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Global stock markets declined on Thursday after Japanese exports plunged and Chinese trade tensions with Washington and Australia worsened.
Investors were looking ahead to Friday’s meeting of China’s legislature for details of possible new steps by Beijing to stimulate its virus-battered economy.
London and Frankfurt opened lower. Tokyo, Shanghai and Australia declined after spending the day swinging between gains and losses.
Japan reported its exports fell 22% in April from a year earlier in their biggest decline since the 2008 crisis. Forecasters said they expect more export weakness due to slumping US and European demand.
Investors are optimistic about the global outlook despite mounting infection numbers in the United States, Brazil and other countries. But China's conflicts with Washington and Australia over the coronavirus, trade and Beijing's technology ambitions are adding to uncertainty.
China has blocked beef imports from four Australian suppliers in possible retaliation for Australia’s support for an investigation into the origin of the coronavirus pandemic. Meanwhile, the Trump administration has stepped up a feud over Beijing’s industrial ambitions by tightening controls on use of US technology by tech giant Huawei.
Investors are "trying to make heads or tails of the recent China trade spats with the US and Australia,” Stephen Innes of AxiCorp said in a report.
In early trading, the FTSE 100 in London lost 0.9% to 6,012.38 and Frankfurt's DAX sank 1.5% to 11,053.55. The CAC 40 in France declined 1.5% to 4,430.18.
On Wall Street, the future for the benchmark S&P 500 index was down 0.8% and that for the Dow Jones Industrial Average lost 0.7%.
In Asia, the Shanghai Composite Index lost 0.6% to 2,867.92 and the Nikkei 225 in Tokyo declined 0.2% to 20,552.31. The Hang Seng in Hong Kong lost 0.5% to 24,280.03.Associated Press
Australian Prime Minister Scott Morrison on Wednesday warned that “collateral damage” from trade spats between China and the United States were hurting smaller countries and threatening the global economy.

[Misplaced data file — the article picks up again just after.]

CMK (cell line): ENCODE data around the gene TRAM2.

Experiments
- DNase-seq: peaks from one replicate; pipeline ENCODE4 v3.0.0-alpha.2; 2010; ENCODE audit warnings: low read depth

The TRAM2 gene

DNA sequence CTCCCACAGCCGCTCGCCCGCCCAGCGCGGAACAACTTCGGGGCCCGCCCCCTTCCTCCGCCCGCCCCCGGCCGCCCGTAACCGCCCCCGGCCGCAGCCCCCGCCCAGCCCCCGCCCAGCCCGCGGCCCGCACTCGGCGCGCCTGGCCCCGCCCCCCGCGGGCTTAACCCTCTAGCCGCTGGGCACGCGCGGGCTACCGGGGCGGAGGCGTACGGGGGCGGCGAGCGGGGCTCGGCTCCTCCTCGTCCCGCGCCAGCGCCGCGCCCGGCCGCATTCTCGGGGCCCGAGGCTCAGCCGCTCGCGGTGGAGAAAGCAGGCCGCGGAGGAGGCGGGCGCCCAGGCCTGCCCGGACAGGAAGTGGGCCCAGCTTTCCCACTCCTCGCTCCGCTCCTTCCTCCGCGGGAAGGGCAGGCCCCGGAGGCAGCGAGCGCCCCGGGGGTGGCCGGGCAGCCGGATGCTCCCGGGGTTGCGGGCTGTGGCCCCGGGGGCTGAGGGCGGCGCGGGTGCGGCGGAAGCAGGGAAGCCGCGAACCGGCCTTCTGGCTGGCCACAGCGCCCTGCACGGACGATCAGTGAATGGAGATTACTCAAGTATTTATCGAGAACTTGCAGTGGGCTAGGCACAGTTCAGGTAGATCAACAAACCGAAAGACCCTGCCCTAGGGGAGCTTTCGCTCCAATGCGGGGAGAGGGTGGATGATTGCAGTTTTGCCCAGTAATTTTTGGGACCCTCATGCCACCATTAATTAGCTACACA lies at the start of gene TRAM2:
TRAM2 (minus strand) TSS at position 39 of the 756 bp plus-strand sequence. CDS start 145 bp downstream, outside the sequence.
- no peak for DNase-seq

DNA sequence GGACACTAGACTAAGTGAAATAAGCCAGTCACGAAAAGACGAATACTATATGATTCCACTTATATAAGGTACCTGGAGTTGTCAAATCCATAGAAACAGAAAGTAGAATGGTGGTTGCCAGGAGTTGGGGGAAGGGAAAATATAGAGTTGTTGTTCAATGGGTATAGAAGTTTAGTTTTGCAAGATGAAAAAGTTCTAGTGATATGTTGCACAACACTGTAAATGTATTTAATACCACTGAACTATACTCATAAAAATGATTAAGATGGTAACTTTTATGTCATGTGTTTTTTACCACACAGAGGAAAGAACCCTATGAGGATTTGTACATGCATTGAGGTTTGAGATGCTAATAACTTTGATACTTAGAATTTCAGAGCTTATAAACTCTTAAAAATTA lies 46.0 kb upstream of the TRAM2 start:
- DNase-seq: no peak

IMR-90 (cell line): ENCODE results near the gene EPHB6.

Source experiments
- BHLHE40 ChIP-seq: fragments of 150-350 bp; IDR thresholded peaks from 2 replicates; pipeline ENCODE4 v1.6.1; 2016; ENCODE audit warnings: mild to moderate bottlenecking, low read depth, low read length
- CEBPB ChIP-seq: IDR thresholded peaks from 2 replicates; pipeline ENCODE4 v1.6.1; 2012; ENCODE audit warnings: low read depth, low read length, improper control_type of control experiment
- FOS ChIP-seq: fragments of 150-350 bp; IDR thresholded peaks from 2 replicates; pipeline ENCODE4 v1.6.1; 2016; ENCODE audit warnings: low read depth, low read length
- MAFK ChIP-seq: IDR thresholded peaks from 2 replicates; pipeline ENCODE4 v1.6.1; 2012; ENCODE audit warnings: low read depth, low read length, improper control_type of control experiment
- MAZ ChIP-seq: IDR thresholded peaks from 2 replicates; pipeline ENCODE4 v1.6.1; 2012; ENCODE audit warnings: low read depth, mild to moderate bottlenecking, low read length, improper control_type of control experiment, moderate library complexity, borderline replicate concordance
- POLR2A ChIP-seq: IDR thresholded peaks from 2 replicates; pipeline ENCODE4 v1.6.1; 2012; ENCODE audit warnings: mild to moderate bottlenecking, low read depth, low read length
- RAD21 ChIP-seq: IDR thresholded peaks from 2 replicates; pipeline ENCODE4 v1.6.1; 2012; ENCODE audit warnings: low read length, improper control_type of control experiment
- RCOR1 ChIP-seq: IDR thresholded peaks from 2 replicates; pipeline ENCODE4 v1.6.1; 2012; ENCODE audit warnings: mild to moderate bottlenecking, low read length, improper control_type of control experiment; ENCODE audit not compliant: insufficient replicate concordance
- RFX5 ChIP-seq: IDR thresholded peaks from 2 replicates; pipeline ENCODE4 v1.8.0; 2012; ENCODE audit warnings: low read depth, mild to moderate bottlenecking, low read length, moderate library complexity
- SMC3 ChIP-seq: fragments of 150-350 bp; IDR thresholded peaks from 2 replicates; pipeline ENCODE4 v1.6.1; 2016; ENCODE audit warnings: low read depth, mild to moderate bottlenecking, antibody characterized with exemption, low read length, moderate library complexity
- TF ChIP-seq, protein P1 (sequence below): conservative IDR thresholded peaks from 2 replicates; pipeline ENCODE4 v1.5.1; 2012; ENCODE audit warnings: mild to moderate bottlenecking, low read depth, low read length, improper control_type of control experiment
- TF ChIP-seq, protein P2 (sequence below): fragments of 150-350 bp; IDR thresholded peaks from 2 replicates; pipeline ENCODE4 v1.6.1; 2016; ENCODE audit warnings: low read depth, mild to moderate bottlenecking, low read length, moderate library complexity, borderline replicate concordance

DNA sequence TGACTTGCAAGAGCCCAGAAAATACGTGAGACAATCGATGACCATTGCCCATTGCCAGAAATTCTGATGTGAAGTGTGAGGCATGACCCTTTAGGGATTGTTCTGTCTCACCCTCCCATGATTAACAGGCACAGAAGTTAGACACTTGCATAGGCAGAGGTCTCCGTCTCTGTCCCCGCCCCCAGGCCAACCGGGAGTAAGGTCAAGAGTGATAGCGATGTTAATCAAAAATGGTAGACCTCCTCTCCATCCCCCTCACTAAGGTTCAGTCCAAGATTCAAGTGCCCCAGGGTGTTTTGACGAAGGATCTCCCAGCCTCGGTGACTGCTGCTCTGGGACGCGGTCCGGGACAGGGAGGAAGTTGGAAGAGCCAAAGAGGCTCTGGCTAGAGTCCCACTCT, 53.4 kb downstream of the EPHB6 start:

The virus has now infected more than 88,000 people and spread to over 60 countries after first emerging in China late last year. South Korea, the biggest nest of infections outside China, reported nearly 500 new cases on Monday, bringing its total past 4,000.
From the outset, European equities kicked lower on simmering US-China tensions with Frankfurt and Paris playing catch-up with London after a long holiday weekend.
The US economy unexpectedly added jobs in May after suffering record losses in the prior month, offering the clearest signal yet that the downturn triggered by the COVID-19 pandemic was probably over, though the road to recovery could be long.
Canadian plane and train maker Bombardier said on Friday it would cut 2,500 jobs, or about 11% of the workforce at its aviation unit, as the coronavirus pandemic’s crushing impact on the air industry adds to its long list of problems.
The COVID-19 pandemic has introduced unique market pressures and challenges across industrial sectors. In the context of the real estate industry in the UAE, the crisis interrupted a process of steadily building renewed growth.
Germany has become the second major European Union (EU) economy to use a multi-billion-euro recovery plan to spur clean driving, with incentives for electric cars that should boost Volkswagen (VW) and Tesla, while polluting sport utility vehicles (SUVs) face higher taxes.